19th century pictures

The Photographic Archive contains about 2000 images related to different Egyptian archaeological sites.

Over the years, the Museo Egizio has acquired numerous 19th Century prints of photographs relating to Egypt, taken by professionals. After the invention of photography (the daguerreotype dates back to 1839), from the second half of the 19th century, several photographers arrived in Egypt in search of subjects to immortalise. They worked along the Nile, as far as Nubia, documenting the landscape, antiquities, ancient and modern monuments with their equipment. Their activity soon became very well known, the photographers sold prints of their photographs to tourists and enthusiasts, giving a great boost to the knowledge and discovery of the Egyptian territory (including the medieval period) outside the country, especially in Europe and America. On an archaeological level, these photographs well document the state of preservation of ancient monuments, many of which still needed to be cleaned from the sands that still partially covered them. Other photographs document the original context in which the ancient monuments were built. This is very important for the Nubian temples that, in the 1960s, due to the rising waters of Lake Nasser, following the construction of the Aswan Dam, were either moved to high ground sheltered from the waters, or donated, and taken out of the country, for the help of some nations in the work of documenting Nubia and saving the temples themselves. Prominent among the photographers in the collection are the figures of A. Beato, F. Bonfils and V. R. Lanzone.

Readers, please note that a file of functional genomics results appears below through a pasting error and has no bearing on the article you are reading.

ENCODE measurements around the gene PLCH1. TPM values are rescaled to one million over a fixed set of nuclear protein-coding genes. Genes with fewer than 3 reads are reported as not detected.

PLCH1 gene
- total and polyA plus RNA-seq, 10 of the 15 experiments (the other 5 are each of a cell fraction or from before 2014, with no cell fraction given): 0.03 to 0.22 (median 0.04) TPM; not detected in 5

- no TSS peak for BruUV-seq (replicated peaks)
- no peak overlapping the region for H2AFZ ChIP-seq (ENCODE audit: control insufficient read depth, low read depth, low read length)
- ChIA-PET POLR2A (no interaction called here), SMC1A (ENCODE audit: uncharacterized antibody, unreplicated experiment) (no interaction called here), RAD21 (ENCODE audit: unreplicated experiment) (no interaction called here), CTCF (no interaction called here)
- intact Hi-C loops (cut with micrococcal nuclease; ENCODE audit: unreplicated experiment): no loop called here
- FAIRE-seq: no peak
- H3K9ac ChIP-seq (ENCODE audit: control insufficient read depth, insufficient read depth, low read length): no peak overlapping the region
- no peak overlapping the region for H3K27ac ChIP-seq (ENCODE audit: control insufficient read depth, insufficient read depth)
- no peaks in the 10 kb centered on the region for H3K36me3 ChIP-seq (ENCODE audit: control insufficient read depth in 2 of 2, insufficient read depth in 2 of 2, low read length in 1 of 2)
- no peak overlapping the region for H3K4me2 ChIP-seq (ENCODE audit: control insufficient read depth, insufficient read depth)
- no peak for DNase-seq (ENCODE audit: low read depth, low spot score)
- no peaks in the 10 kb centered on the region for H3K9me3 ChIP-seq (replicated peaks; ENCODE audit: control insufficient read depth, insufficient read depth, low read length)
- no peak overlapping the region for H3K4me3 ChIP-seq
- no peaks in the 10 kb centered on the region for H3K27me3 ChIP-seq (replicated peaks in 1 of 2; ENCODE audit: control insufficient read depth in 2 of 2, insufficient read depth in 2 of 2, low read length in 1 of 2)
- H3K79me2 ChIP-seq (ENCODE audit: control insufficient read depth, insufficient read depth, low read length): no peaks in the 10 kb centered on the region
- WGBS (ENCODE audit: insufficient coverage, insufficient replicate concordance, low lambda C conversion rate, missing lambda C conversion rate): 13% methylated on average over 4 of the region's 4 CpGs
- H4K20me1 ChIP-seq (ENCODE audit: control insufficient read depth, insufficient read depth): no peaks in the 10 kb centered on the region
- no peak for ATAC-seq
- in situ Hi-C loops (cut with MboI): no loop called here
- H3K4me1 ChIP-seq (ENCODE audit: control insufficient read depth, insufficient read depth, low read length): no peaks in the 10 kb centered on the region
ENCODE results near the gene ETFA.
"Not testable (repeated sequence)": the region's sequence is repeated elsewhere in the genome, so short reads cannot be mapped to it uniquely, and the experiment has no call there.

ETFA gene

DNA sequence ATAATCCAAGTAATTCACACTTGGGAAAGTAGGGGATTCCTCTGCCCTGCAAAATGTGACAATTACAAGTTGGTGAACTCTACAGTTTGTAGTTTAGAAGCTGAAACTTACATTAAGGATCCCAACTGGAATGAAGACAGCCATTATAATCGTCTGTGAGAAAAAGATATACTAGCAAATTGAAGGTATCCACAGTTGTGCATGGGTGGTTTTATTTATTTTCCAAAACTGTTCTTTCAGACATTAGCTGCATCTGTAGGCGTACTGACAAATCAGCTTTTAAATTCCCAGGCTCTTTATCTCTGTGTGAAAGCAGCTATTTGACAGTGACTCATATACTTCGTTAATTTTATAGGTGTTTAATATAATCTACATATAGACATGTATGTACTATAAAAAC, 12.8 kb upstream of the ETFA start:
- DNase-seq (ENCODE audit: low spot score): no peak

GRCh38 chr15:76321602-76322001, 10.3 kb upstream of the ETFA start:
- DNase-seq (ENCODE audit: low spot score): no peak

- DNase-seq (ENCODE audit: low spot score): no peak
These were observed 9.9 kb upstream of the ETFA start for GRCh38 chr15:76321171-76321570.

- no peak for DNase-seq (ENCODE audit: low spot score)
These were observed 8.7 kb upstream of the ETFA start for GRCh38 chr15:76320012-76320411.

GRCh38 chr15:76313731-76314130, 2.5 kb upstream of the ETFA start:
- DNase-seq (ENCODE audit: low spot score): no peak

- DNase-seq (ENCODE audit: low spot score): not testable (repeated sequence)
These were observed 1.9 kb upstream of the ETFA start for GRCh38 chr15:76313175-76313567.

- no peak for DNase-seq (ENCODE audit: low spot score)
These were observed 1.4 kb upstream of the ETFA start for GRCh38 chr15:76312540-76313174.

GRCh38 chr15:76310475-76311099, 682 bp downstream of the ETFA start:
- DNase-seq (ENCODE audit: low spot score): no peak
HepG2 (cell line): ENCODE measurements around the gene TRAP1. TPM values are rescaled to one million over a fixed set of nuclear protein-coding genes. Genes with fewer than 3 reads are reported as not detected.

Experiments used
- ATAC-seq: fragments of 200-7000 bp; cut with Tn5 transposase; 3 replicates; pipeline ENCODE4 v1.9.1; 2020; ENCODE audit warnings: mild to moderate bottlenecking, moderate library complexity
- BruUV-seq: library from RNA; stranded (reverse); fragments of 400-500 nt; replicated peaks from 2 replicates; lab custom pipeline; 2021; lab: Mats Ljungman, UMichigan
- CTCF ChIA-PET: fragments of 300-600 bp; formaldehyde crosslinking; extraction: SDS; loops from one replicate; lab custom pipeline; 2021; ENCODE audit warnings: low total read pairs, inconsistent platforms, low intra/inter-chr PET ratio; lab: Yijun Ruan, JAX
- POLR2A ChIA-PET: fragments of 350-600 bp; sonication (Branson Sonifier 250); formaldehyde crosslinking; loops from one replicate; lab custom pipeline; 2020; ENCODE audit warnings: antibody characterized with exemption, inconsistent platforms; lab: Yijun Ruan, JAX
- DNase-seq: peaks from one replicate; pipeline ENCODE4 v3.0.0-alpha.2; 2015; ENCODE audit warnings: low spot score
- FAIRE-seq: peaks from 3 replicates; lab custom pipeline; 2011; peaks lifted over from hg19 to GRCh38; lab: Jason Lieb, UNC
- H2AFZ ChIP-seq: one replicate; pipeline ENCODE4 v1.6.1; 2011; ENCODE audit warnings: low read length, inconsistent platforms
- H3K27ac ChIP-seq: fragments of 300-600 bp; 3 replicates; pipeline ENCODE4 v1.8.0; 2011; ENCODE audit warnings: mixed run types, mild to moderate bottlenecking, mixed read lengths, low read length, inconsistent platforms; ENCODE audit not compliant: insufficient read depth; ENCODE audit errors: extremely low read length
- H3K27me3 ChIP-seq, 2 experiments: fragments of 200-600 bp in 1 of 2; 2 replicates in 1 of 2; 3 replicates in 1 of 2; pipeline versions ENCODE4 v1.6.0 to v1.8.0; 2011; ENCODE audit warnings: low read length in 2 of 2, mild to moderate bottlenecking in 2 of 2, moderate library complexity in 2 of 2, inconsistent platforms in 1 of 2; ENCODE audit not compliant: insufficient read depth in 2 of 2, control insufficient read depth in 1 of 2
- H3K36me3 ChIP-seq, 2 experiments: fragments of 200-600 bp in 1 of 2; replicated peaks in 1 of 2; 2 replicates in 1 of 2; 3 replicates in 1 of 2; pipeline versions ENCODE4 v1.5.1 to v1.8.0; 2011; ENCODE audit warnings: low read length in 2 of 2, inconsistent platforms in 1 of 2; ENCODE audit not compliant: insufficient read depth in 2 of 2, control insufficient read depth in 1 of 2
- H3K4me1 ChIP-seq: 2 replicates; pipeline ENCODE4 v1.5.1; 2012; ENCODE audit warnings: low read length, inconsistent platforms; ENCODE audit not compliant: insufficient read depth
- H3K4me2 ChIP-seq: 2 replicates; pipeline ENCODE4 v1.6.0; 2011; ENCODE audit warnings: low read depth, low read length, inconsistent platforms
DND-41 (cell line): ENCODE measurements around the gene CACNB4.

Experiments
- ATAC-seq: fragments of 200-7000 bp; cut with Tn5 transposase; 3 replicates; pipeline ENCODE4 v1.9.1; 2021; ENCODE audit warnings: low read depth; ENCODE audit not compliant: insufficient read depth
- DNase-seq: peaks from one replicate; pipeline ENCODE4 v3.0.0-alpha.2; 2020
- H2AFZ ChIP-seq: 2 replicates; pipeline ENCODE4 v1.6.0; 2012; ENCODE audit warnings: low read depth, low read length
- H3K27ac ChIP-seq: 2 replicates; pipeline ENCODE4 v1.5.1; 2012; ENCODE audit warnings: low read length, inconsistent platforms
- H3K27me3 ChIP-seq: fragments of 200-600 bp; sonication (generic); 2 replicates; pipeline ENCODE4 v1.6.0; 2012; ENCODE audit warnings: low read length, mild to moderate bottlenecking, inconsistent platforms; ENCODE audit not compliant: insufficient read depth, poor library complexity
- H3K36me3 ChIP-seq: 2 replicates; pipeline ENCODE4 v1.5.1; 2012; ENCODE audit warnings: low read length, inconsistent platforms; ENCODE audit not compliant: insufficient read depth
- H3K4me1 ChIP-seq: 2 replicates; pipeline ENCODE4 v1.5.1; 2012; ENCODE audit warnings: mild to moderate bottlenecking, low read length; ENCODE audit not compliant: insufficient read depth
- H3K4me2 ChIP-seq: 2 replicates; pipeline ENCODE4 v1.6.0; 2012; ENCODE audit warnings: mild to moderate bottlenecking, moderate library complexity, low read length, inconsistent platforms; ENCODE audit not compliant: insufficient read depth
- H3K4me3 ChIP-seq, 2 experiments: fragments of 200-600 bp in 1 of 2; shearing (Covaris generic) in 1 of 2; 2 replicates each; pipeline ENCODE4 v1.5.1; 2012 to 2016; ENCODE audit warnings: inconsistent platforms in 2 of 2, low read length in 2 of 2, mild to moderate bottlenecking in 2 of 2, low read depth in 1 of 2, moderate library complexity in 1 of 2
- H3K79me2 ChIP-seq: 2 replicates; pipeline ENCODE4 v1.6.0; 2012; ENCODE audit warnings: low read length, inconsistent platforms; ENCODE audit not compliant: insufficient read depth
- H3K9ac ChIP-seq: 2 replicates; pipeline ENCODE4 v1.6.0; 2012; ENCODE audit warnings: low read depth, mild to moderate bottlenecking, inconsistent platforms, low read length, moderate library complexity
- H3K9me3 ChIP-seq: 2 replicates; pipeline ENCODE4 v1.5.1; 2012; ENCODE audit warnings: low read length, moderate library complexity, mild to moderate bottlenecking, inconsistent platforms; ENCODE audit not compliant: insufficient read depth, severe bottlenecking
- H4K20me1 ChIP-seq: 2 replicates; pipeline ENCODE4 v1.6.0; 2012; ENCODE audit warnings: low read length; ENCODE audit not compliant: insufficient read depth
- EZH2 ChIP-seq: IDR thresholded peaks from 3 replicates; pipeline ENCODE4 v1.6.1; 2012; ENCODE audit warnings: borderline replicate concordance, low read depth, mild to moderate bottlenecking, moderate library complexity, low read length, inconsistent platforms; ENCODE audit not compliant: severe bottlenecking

Antonio Beato (1825-1906) was an Italian-British photographer. Unfortunately we do not have a very detailed biography (often confused with that of his brother Felice, also a photographer and active in the East), what is known is that he travelled extensively mainly in the Near East, before stopping in Egypt in the late 1850s. From 1862 he had a permanent photographic studio in Luxor, near the temple of Amun.

Félix Bonfils (1831-1885) was a French photographer and bookbinder. His work as a photographer was mainly concentrated in the Near East, especially in Egypt, Palestine, Syria, Lebanon, Turkey and Greece. One of his most important works was published between 1877 and 1888, Souvenir d'Orient, a collection in five photo albums of his shots: views, landscapes and monuments. The first and second are dedicated to Egypt and Nubia.

Vittorio Ridolfo Lanzone (1834-1907) was an Italian Egyptologist and amateur photographer. In the 1860s he took numerous photographs, mainly in Cairo and the Giza plain. In Italy, he worked at the Regio Museo di Antichità ed Egizio under the direction of A. Fabretti, until 1894-95, and edited some papyri in the Turin Museum, as well as the Dictionary of Egyptian Mithology (1881-1886).